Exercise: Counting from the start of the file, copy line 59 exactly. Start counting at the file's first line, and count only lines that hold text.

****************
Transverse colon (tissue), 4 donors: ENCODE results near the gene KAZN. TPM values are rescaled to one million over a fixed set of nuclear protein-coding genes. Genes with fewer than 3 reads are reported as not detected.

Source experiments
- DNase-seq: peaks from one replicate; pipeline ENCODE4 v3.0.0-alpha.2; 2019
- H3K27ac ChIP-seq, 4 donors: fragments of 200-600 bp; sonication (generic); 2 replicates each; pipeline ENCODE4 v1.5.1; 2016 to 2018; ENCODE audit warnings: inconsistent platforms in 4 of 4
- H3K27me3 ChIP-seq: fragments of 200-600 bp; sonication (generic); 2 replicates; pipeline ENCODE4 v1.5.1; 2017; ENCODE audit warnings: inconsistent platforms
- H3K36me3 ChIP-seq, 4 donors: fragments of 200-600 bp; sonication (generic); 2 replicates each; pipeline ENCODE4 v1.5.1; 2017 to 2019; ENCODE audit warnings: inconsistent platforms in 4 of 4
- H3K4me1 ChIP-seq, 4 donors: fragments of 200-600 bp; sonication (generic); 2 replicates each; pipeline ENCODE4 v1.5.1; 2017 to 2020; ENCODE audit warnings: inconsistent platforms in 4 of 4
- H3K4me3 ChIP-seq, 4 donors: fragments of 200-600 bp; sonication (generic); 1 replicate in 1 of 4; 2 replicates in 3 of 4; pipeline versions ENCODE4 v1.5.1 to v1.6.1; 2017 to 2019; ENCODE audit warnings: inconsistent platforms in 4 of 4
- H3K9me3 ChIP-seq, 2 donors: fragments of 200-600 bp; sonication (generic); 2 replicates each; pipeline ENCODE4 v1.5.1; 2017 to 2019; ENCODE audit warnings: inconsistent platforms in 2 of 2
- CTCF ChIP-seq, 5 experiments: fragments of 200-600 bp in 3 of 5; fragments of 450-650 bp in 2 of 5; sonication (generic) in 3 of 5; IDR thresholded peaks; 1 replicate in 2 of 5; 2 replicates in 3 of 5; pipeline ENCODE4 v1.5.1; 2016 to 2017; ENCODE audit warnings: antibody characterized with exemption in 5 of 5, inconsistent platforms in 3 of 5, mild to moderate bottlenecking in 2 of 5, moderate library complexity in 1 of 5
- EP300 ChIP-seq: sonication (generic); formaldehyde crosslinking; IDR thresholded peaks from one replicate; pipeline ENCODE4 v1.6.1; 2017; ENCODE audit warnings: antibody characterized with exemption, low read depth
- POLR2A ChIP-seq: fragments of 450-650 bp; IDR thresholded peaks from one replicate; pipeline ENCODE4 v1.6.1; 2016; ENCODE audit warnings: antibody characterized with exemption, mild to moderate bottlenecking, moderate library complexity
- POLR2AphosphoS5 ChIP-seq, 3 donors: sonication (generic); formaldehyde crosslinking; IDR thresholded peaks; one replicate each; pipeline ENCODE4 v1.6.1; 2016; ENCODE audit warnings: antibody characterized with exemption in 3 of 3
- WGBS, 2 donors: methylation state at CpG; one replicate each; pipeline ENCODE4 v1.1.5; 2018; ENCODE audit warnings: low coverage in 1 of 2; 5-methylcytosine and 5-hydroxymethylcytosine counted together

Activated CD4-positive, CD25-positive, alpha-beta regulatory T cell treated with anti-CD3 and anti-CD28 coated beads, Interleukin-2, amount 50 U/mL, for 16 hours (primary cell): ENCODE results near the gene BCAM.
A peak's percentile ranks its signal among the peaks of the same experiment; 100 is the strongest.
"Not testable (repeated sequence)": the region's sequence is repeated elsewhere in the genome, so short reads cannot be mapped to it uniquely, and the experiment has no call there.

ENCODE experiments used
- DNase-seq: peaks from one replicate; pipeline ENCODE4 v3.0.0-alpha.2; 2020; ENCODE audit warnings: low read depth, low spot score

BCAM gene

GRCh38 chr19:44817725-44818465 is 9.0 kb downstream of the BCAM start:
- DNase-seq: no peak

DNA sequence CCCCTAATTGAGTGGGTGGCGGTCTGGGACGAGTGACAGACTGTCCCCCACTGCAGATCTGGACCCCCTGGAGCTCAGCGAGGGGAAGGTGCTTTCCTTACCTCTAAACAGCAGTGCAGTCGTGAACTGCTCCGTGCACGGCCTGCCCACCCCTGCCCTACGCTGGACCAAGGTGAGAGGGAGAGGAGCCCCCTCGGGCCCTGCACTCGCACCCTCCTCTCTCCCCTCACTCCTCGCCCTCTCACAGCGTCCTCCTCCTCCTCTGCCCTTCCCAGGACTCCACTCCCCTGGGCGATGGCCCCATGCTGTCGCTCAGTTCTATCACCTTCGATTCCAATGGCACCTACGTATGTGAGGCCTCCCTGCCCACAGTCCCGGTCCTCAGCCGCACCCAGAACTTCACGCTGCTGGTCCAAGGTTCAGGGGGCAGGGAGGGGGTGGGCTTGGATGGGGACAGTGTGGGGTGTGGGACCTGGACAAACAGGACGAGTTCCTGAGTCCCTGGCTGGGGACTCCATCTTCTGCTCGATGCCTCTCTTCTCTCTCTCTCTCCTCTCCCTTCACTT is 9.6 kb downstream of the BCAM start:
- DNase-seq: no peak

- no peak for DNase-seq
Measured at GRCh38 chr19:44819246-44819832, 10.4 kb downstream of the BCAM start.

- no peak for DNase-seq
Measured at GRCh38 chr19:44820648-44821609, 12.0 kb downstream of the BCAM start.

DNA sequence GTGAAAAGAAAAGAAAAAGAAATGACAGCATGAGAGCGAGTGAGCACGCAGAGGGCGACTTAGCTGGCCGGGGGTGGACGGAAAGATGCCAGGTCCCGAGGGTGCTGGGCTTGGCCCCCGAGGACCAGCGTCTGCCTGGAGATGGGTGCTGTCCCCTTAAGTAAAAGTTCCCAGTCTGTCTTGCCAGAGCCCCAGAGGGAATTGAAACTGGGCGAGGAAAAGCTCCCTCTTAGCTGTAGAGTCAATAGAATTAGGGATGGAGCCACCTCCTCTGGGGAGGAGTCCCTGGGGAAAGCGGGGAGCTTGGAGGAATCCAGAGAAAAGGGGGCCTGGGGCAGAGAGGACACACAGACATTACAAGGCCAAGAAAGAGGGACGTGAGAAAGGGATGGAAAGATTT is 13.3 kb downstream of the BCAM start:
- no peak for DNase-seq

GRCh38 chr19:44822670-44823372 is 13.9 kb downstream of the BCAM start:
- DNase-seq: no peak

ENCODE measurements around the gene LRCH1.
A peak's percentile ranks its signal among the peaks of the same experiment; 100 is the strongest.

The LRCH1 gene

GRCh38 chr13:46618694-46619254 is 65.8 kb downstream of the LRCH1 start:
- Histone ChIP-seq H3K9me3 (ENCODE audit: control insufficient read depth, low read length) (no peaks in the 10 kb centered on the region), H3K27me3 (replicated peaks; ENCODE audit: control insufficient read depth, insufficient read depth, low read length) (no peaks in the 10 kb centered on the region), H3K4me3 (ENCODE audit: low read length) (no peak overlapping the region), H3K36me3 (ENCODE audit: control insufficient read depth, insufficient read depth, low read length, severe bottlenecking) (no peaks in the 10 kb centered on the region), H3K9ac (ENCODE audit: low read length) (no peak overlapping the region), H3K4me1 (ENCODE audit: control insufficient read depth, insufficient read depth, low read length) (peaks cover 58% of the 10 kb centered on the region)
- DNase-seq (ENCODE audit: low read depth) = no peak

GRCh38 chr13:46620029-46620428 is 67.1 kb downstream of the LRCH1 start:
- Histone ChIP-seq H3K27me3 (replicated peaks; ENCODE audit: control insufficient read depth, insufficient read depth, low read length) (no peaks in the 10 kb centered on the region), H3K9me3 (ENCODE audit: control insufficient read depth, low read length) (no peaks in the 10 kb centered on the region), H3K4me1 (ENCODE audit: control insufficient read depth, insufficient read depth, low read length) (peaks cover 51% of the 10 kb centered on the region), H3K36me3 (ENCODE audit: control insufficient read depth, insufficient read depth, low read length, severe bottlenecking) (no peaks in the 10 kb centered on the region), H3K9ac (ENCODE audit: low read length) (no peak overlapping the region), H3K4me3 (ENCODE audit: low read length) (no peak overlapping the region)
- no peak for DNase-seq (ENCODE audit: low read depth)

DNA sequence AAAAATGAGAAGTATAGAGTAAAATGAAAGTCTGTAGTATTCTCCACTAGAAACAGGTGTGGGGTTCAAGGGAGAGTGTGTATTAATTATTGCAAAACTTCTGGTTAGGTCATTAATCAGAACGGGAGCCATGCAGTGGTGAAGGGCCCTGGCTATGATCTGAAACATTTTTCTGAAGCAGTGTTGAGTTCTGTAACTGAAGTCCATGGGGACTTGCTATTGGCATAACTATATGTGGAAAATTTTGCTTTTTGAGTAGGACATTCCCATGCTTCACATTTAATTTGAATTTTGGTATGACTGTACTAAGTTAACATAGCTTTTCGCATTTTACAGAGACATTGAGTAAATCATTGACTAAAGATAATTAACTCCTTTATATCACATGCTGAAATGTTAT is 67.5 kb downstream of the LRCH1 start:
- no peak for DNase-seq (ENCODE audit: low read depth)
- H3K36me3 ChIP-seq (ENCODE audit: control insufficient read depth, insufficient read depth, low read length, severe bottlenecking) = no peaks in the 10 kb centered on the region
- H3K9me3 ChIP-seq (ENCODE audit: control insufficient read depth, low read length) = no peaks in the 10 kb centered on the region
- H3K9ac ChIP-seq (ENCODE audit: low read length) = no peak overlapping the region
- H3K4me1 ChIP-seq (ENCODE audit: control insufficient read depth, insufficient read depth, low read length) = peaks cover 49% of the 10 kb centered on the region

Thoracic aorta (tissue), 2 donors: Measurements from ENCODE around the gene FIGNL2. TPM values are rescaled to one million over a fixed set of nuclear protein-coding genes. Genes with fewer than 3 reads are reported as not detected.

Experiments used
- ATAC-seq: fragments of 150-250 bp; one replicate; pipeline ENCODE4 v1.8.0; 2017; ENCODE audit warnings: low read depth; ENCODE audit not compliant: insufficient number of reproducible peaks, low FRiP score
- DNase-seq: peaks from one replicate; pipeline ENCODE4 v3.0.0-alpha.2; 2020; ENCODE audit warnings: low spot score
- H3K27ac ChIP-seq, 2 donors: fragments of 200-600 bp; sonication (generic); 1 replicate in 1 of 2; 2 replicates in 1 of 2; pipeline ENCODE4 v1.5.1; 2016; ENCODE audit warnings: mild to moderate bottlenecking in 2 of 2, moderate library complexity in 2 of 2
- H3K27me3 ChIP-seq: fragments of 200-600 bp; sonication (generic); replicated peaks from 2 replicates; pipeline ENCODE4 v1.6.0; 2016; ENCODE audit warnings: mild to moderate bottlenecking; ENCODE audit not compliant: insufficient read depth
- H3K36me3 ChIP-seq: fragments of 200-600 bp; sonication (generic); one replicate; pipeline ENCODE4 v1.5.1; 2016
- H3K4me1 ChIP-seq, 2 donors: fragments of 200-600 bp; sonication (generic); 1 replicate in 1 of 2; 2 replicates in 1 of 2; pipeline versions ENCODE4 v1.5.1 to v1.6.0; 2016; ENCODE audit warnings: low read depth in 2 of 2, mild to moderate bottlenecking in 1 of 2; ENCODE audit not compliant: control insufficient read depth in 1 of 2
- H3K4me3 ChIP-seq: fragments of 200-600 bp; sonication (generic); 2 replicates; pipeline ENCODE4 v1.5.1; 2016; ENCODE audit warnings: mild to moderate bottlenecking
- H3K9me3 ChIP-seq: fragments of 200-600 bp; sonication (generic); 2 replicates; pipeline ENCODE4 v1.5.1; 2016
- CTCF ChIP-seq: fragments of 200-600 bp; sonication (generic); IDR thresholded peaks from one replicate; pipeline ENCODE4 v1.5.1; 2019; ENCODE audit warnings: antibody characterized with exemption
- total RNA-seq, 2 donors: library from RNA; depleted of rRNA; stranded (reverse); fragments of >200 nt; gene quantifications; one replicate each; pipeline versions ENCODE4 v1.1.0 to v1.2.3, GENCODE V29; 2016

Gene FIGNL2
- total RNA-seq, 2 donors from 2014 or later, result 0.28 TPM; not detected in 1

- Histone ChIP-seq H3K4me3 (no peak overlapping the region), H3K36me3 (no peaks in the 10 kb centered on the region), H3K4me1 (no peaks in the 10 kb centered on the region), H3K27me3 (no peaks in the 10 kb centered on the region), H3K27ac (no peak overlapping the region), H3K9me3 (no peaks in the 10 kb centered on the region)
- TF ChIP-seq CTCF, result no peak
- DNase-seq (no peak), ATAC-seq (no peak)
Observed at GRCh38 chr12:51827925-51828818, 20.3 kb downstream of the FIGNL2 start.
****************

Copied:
- total RNA-seq, 2 donors: library from RNA; depleted of rRNA; stranded (reverse); fragments of >200 nt; gene quantifications; one replicate each; pipeline versions ENCODE4 v1.1.0 to v1.2.3, GENCODE V29; 2016